Immunization with plasmid DNA (pDNA) has the potential to overcome the difficulties of neonatal vaccination that may be required for protection against infection with respiratory syncytial virus (RSV); however, little is known about optimal delivery modalities. In this pilot study we compared mucosal delivery of pDNA encoding RSV F protein encapsulated in poly(DL-lactide-co- glycolide) with delivery of pDNA by gene-gun for the induction of immunity in mice. Intra-gastric or intra-nasal immunization with various doses of microparticles induced weak low levels of RSV-specific serum antibodies in a proportion of mice; in contrast, gene-gun vaccination led to protective immunity associated with a humoral response. Interestingly, RSV-specific antibody was detected in lung fragment cultures following intradermal vaccination with the gene-gun.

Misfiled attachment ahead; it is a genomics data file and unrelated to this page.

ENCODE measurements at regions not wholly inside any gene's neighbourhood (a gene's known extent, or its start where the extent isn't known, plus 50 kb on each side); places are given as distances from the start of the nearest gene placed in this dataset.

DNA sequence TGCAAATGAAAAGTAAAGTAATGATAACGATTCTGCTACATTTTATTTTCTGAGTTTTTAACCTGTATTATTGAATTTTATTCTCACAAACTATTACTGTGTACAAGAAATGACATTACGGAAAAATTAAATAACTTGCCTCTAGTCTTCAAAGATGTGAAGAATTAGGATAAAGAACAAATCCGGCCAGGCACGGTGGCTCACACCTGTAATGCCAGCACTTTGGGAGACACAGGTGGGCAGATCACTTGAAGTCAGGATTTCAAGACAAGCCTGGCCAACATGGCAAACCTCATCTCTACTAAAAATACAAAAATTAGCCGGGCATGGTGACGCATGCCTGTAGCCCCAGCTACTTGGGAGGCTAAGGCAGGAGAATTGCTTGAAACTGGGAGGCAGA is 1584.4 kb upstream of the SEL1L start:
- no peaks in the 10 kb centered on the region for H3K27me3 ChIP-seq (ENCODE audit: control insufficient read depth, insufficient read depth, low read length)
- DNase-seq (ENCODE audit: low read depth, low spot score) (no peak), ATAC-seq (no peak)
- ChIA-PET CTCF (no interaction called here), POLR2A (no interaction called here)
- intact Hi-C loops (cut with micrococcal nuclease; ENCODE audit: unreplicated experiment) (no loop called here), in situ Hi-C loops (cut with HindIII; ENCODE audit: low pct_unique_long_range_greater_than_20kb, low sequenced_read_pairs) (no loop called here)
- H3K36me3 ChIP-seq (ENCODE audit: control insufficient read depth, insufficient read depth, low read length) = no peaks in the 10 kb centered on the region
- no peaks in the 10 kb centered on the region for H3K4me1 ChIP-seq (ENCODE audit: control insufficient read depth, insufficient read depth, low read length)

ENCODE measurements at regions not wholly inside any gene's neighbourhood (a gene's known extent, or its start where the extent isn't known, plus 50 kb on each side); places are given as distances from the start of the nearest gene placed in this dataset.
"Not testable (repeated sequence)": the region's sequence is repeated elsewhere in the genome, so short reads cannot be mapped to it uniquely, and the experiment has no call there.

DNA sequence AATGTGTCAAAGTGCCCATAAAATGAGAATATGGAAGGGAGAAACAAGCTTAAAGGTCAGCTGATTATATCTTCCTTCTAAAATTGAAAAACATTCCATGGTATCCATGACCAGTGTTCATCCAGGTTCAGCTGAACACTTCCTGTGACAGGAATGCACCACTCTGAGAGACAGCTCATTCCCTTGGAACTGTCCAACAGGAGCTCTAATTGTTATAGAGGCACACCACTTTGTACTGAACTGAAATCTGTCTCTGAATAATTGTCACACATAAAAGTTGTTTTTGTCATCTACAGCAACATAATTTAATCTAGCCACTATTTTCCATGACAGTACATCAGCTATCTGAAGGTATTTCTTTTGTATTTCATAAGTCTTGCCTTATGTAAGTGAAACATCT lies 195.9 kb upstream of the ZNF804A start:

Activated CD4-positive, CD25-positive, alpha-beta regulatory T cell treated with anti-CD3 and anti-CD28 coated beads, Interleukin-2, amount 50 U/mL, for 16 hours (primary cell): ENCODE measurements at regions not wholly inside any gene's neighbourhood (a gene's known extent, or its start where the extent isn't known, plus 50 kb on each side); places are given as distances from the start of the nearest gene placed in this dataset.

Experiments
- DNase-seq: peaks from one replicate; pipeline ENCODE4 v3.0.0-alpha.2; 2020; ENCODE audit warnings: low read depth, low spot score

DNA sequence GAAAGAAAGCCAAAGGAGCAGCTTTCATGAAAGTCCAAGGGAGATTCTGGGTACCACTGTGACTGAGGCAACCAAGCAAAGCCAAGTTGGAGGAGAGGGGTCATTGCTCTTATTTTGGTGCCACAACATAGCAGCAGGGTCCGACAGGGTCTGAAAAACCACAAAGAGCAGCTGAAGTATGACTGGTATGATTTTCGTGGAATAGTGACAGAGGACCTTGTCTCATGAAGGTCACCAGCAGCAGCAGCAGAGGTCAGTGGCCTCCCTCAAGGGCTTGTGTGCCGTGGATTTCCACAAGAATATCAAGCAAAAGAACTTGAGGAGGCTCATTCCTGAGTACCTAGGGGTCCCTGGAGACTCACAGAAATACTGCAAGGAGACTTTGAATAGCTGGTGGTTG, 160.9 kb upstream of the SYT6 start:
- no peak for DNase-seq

Bibliographical noteFunding Information:
We are grateful to Lisa Hyland for advice regarding fragment cultures. We thank Peter Beverley for useful discussions. The work was supported by the UK Department of Health. The views expressed in the publication are those of the authors and not necessarily those of the Department of Health.
- DNA vaccine
- Lung antibodies
- Respiratory syncytial virus